Our starting point was the city of Turnu Severin now using the prefix 'Drobeja' pointing to its old Roman name. Above Turnu Severin the current was said to be ferocious and the whole route was a nightmare for a small yacht.

Negley Farson who did the journey downriver with Flame in a hair raising helter skelter reported 'Flame fought with her rudder like a horse trying to take over the bit. The engine slowed almost to stopping and then raced as if the stern were sticking in the air'.

John Marriner said in his log 'What followed is indescribable. Casting off from the shore we emerged into the main stream....At one point, as we neared the narrows I saw her heel outwards from the tug. Christ! I shrieked...,

Just above Drobeja Turnu Severin a massive dam was being built jointly by Romania and Yugoslavia [as it was in those times] The dam - now the Iron Gate l was expected to have a profound effect on the river and the people.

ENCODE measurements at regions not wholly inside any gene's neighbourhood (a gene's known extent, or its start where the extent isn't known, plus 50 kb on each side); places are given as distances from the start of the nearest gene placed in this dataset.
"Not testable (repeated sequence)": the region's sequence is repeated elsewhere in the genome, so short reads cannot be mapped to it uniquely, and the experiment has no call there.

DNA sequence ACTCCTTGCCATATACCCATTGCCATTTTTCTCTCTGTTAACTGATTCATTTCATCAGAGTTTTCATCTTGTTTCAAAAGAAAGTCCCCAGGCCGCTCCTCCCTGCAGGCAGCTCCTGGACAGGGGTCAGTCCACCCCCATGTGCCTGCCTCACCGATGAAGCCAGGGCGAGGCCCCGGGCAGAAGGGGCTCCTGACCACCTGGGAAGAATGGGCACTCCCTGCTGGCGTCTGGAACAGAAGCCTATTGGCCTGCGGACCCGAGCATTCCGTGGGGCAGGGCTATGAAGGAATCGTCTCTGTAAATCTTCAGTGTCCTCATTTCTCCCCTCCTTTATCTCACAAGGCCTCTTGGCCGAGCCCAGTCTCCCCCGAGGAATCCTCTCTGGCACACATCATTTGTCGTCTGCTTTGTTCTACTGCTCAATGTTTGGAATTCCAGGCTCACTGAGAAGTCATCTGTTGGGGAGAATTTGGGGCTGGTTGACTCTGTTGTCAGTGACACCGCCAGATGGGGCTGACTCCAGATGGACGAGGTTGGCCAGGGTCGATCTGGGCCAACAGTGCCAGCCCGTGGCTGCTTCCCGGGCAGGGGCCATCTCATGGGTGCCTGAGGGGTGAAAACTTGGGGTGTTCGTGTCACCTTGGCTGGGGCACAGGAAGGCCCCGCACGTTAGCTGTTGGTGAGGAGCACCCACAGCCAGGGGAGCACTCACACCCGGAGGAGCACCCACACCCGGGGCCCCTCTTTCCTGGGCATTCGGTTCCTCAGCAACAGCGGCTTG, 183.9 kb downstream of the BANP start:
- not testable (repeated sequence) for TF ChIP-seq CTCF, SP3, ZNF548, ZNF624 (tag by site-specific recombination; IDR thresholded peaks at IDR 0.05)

Ada Kaleh an historic fortified island was destined to be drowned, the ancient town of Orsova would vanish and a magnificently engineered road dating from Roman times was to be submerged. The turbulent water in the cauldron was due to become a calm, if spectacular lagoon.

All this seemed a perfect finale. Back in London I viewed the 'rushes' a couple of times, once with John and once with the BBC before Marion and I left for South America. I never saw a finished film and suspect that without some sharp political comments to give it an edge the footage vanished like the island, the Roman road and the ancient town.